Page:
You can see an example of a waterfall on my virtual system. It is simple to do but I suspect most "plug 'n play" folks (who consider a major upgrade to be changing an interconnect or a speaker cable) would find this approach daunting. "Nerds Only" applies! ;-)
some fine thoughts above. you already know how the sound of your favorite musics bass sounds by now i'm sure. the master speaker setup will position your speakers in your room with the bass response right. if you have not done this you should do so it just takes a little time but believe me this will get your bass sounding like you know it should. along with all other frequencys you're speakers will couple into the room for the best sound response air and bloom. test sounds and frequency readings are not music and can miss lead you on what truly can be had using music instead to position your speakers. do a search and and you can read up more about the master setup. best of luck mike
Hi Shadorne, I agree that you appear to be a nerd when using meaurements. But one appears to be a fool if not using measurements. Because a fool denies knowledge and truth.
And audiophiles are fooling themselves if they believe that freq response and waterfall etc are not indicative of exactly what you are hearing and that changing these parameters is proufoundly and easily heard. That a good inroom response is important and is significancant to help us understand what we are hearing.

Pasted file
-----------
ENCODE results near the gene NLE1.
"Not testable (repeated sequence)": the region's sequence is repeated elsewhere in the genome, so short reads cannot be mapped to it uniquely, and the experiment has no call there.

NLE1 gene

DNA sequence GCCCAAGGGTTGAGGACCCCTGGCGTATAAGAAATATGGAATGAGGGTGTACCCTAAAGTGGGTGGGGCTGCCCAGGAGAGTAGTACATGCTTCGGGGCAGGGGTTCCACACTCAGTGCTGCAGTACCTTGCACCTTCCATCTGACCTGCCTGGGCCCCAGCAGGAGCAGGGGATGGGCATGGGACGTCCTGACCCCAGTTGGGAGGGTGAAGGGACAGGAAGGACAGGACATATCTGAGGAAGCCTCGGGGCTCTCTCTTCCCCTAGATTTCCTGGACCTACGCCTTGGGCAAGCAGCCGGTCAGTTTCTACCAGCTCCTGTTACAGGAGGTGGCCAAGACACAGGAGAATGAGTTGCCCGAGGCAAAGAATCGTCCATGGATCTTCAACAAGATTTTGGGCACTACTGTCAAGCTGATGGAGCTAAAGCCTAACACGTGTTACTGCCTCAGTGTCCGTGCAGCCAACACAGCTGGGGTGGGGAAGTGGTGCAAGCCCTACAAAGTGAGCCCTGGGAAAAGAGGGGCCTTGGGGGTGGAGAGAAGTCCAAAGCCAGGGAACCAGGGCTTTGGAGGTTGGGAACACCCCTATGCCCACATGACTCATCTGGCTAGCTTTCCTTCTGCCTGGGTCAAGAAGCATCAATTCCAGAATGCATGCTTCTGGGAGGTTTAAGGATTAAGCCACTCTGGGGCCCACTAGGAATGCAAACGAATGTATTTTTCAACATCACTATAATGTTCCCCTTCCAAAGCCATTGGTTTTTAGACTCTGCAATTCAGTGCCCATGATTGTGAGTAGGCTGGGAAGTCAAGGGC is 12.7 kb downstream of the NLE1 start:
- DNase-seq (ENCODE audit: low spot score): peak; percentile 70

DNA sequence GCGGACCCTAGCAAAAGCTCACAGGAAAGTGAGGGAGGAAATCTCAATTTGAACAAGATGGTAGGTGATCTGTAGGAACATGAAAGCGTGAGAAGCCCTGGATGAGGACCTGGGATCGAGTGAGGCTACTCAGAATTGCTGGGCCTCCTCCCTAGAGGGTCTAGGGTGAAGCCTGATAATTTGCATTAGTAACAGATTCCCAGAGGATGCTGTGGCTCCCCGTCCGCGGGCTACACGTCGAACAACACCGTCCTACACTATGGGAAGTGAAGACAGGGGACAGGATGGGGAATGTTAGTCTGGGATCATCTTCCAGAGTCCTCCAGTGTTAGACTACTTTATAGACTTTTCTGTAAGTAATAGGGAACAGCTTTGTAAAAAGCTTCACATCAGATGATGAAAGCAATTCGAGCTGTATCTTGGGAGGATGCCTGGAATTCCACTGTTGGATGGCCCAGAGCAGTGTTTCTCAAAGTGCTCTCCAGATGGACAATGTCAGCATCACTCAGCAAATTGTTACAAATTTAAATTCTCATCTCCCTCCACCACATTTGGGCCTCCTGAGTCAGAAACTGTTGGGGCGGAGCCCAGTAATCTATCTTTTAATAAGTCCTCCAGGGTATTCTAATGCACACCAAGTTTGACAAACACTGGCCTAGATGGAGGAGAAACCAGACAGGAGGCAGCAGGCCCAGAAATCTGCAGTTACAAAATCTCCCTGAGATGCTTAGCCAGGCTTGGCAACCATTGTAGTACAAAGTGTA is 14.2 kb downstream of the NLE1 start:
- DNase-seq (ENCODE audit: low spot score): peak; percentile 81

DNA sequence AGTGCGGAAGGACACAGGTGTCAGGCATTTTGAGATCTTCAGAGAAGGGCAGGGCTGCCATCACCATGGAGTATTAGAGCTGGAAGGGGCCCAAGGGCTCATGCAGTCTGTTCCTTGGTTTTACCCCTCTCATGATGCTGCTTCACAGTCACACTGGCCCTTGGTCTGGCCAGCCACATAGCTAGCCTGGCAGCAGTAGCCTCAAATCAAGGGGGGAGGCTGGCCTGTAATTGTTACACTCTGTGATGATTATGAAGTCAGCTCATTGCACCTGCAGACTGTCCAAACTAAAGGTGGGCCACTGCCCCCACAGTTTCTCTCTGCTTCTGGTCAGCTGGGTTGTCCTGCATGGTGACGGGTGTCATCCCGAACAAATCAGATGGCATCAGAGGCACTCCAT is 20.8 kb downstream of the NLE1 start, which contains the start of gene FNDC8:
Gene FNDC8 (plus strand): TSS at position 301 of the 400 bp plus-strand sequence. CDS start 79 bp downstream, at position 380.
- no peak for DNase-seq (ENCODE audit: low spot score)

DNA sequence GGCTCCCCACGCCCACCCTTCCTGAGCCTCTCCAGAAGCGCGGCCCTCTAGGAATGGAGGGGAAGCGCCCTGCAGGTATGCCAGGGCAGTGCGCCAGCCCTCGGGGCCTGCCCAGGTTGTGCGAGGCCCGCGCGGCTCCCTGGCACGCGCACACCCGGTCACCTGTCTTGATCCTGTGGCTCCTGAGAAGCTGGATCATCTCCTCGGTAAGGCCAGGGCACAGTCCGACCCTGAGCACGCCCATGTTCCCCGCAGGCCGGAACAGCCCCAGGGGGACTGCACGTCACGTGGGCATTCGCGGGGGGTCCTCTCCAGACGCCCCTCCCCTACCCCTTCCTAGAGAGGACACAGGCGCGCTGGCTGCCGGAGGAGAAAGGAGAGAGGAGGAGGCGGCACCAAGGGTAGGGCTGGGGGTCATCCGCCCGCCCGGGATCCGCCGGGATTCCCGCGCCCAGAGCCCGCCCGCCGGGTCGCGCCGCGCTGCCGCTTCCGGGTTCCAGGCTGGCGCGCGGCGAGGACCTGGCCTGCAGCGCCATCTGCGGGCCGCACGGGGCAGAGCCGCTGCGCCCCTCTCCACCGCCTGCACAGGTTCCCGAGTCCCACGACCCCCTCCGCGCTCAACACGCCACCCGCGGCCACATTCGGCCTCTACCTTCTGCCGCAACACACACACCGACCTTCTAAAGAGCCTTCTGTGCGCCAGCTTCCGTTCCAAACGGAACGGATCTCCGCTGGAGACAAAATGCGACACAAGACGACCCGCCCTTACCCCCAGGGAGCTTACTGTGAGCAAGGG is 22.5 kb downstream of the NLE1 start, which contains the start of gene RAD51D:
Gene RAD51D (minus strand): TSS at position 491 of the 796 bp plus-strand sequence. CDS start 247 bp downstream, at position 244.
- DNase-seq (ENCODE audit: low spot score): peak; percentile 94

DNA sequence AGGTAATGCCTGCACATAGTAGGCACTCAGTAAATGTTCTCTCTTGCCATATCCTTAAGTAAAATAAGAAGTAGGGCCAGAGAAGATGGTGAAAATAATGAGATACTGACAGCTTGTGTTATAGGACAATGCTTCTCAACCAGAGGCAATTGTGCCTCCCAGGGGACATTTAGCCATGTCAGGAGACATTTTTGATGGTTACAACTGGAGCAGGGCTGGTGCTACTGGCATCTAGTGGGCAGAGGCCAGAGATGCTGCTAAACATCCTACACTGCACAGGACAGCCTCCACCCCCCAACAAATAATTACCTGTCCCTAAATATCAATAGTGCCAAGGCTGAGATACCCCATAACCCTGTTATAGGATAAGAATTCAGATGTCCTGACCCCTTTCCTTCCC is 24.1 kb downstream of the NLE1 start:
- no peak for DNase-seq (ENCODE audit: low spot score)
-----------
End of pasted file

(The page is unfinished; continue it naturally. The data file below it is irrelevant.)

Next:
You do not need to be an audiophile, trained ear, musician to tune your system. We are indeed looking for just that, a good inroom response and one without ringing (including the speakers) and low freq modal problems. This is something that can be measured. All this technology can do is assist you in getting the most from your speakers and system. What more can you ask for?
How you get there and if you want to get there is your own concern regarding this issue. But there is no denying its importance. You are course free to explore all manner of speakers and amps and TTs etc but one of the fundemental goals remains the same.
That is of course if you as an audiophile believe that freq response and ringing are important. And that indeed these can be measured
What happens if the measurements look good but things still don't sound right? No two people hear exactly the same, do they?
Also, I know you can measure frequency response, but how do you measure imaging accuracy and soundstage?
You can baseline accurately on measurements certainly, but you still might have to tweak from there to get things to sound best to you. Measurements are still a partial solution at best.